- The Washington Times - Friday, May 4, 2001

Believe it or not, 27-year-old Brian Schottenheimer had a bigger impediment than his youth when he pursued the Washington Redskins' quarterbacks coach job his mother.
Schottenheimer considered the perception of nepotism while evaluating the job offer from his father, Redskins coach Marty Schottenheimer. Urging particular caution was his mom, Pat.
"[Nepotism] was something that was debated and talked about a lot in my family," Brian said. "My mother was the biggest opponent of [me taking the job]. She didn't want me to be perceived as a guy who was given a job because [I'm] the head coach's son. And I've always wanted to be perceived as my own person, because growing up people always referred to [me] as 'Marty's son.'
"I always used to laugh at some point in my life I hope people go up to him in a grocery store and say, 'Hey, aren't you Brian Schottenheimer's father?' "
That day isn't quite here, not with the father in such a high-profile role and the son a first-time NFL position coach. But if Brian's demeanor is any indication, the old man just might be bragging one day.
Despite being six years younger than Jeff George, the Redskins' starting quarterback, Brian doesn't hesitate to bark instructions in practice. And when he talks about goals, he speaks earnestly of becoming a head coach.
"The thing that gives me confidence is my desire to work and my thirst for knowledge," Schottenheimer said. "I love football… . When you feel a passion for something you do, and you don't mind putting in the hours, that's when you know you have a chance to be successful."
With brother Kurt Schottenheimer as the Redskins' defensive coordinator, the charge of nepotism has been heard in some football circles. Marty Schottenheimer even acknowledged it after hiring Brian, saying the move would have happened more quickly if Kurt hadn't been his sibling.
Brian remains wary of perceptions. At Redskin Park, he calls his father "Coach" when speaking to him and "Marty" in conversation with others even though others often say, "Your dad." Of course, when he has dinner with his mother and father, it's simply "Dad."
"Actually, I slip up from time to time," Brian Schottenheimer said with a laugh. "We'll be at the house having dinner, and I'll be talking to my mom, and I'll say, 'Well, Marty and I …' "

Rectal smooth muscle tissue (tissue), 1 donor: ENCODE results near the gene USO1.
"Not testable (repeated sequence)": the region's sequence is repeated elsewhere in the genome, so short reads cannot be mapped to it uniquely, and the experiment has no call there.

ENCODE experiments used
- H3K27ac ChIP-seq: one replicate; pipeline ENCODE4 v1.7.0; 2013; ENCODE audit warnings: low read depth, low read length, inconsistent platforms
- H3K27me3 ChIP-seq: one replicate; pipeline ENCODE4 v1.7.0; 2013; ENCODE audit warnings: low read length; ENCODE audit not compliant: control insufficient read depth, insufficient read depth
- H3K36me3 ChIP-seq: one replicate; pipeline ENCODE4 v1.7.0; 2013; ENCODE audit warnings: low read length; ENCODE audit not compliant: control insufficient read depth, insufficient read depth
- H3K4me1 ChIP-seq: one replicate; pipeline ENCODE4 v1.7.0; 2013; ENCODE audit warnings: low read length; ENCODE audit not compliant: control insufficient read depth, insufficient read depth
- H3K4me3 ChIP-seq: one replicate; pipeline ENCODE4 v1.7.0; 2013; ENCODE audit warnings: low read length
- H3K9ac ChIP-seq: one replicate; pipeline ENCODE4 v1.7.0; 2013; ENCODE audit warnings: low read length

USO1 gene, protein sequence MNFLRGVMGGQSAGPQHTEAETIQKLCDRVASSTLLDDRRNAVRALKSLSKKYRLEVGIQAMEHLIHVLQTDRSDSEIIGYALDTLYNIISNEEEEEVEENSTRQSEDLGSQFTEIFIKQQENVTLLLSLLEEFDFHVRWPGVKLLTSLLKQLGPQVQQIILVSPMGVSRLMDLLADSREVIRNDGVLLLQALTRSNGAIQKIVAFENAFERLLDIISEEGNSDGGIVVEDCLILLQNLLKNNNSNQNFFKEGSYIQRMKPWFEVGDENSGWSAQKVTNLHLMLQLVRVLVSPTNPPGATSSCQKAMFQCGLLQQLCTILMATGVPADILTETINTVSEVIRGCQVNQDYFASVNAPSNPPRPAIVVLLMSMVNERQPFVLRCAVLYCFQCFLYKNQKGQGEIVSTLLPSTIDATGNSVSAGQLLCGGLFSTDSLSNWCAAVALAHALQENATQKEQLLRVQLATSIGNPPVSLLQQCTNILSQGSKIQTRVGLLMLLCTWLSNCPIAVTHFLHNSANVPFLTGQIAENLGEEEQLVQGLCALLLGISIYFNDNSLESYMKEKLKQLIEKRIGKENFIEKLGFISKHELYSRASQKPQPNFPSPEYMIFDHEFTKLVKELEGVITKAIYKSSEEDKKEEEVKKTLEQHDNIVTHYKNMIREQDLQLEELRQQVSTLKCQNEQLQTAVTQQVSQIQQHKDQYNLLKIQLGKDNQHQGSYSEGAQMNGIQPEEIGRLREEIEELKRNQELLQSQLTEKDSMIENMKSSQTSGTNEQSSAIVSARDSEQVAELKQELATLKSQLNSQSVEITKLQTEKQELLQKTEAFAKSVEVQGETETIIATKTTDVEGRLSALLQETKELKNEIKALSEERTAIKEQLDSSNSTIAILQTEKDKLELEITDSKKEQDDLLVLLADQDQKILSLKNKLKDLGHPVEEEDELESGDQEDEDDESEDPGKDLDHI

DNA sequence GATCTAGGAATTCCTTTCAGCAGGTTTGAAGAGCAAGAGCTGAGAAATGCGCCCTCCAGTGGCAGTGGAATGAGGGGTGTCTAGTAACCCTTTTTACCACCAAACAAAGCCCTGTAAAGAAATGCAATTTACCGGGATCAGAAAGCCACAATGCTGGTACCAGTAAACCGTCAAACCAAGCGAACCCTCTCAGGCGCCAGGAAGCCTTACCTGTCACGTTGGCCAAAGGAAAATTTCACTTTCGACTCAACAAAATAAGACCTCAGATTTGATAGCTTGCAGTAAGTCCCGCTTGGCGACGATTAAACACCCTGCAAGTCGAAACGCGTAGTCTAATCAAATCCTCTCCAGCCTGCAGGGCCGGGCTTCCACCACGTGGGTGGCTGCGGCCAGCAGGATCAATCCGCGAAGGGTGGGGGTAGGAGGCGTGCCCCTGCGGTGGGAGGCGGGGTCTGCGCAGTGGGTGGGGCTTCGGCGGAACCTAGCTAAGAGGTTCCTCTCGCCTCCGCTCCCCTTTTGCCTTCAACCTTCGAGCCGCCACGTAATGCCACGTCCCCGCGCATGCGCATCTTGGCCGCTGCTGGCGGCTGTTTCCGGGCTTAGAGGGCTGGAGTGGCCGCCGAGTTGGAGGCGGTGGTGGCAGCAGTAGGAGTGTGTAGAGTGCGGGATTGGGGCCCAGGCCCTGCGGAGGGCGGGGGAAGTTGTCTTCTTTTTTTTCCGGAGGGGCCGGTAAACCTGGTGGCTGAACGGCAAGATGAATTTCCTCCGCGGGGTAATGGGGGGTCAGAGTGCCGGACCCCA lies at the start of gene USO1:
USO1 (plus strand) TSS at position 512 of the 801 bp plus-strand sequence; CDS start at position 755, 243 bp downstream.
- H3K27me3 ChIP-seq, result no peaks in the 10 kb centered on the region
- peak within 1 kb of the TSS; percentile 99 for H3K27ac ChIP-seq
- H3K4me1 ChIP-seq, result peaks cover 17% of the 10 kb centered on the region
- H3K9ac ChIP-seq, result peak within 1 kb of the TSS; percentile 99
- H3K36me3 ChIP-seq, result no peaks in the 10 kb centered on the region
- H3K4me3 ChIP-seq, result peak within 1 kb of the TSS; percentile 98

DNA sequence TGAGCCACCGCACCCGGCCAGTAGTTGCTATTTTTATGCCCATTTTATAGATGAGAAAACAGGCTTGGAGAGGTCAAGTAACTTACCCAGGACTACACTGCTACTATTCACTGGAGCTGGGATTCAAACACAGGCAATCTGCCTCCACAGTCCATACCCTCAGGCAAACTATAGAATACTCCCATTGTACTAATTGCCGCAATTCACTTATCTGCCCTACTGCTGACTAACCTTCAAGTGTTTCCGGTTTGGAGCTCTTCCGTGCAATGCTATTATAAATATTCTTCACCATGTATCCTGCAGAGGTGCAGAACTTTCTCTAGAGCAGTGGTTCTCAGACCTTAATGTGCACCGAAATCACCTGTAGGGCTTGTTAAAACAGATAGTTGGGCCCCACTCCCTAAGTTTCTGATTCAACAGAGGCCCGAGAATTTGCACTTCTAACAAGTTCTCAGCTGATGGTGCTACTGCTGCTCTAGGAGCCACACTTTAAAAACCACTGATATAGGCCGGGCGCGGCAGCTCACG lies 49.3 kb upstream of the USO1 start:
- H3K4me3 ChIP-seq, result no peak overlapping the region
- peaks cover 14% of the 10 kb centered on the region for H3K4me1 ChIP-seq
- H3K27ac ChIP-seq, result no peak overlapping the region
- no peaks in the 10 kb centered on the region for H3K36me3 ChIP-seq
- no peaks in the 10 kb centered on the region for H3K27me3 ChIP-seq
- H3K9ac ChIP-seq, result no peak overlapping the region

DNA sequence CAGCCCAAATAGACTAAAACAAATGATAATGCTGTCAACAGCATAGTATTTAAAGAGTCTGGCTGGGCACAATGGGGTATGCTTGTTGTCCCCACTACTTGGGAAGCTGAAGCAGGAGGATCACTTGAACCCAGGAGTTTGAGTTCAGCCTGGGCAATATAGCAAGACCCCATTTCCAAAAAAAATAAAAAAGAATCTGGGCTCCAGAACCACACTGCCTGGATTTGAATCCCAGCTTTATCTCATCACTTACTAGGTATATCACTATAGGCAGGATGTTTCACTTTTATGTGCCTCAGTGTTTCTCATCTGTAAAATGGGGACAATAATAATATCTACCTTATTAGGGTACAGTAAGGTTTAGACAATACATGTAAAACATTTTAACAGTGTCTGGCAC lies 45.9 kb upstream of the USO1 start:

The younger Schottenheimer was coming off two seasons in the college ranks when his father took over the Redskins. He spent last season coaching tight ends at Southern California and 1999 overseeing wide receivers at Syracuse; before that, he was an NFL quality control assistant for the Kansas City Chiefs (in 1998, under his father) and the St. Louis Rams (1997).
After Paul Hackett's USC staff was fired during the winter, Schottenheimer could have returned to the NFL as a quality control coach or remained in the college ranks. He got a call about the New York Jets' quarterbacks position the day he accepted the Redskins' post. He declined an interview.
"I would [have been] doing the same thing, not under Marty, and the naysayers who say, 'He's just [in Washington] because of who he is,' wouldn't be there," Schottenheimer said. "It came down to and not to take anything away from [Jets coach] Herman Edwards the opportunity to work for a successful person, a guy who's as goal-oriented and as driven as Marty, and the fact that I gave him my word."
Schottenheimer's coaching career began after a redshirt freshman year at Kansas. The quarterback gauged his playing potential and decided to walk on at Florida, where he spent four years learning from Steve Spurrier one of the best offensive minds in the college game.
"It was kind of what I called getting my undergraduate degree more in football than in college," Schottenheimer said.
In that manner, Schottenheimer's career path has been a series of conscious decisions. He has worked in five different systems in five years as a coach, hoping to see a variety of styles that will help him construct his own.
The football life has led Schottenheimer to live in 16 states, and it now has him working 10- to 14-hour days even though it's still the offseason. But growing up around his father's Cleveland Browns and Chiefs teams made football an inevitable career choice.
"When you're young and impressionable I guess you could still say [I'm] young and impressionable you're initially in awe," Schottenheimer said. "And it's such an exciting sport. You go throughout the course of the week, and then on Sunday or Monday, when you put your head down to rest, you know how you've done."
That last fact makes Schottenheimer believe the questions about age and worthiness will fade. People are going to prejudge him, just like his mother said, but they won't be able to argue with the team's bottom line.
"That's what it's all about: wins and losses," Schottenheimer said. "As long as we keep working together, as long as we have the same vision, the same drive and the same goals, we'll get this thing going in the right direction. So far, I think we've got a good head start."
Notes The Redskins are talking to the agent of former Chiefs fullback Donnell Bennett following the seven-year veteran's visit to Redskin Park yesterday. The workout came one day after that of fullback Tony Carter, lately of the New England Patriots. Said Bennett's agent, Drew Rosenhaus: "Hopefully we'll get something done. I'm very confident we will." …
Running back Adrian Murrell signed with the Carolina Panthers. Murrell, 30, was the Redskins' third-string running back last season, rushing for 50 yards.


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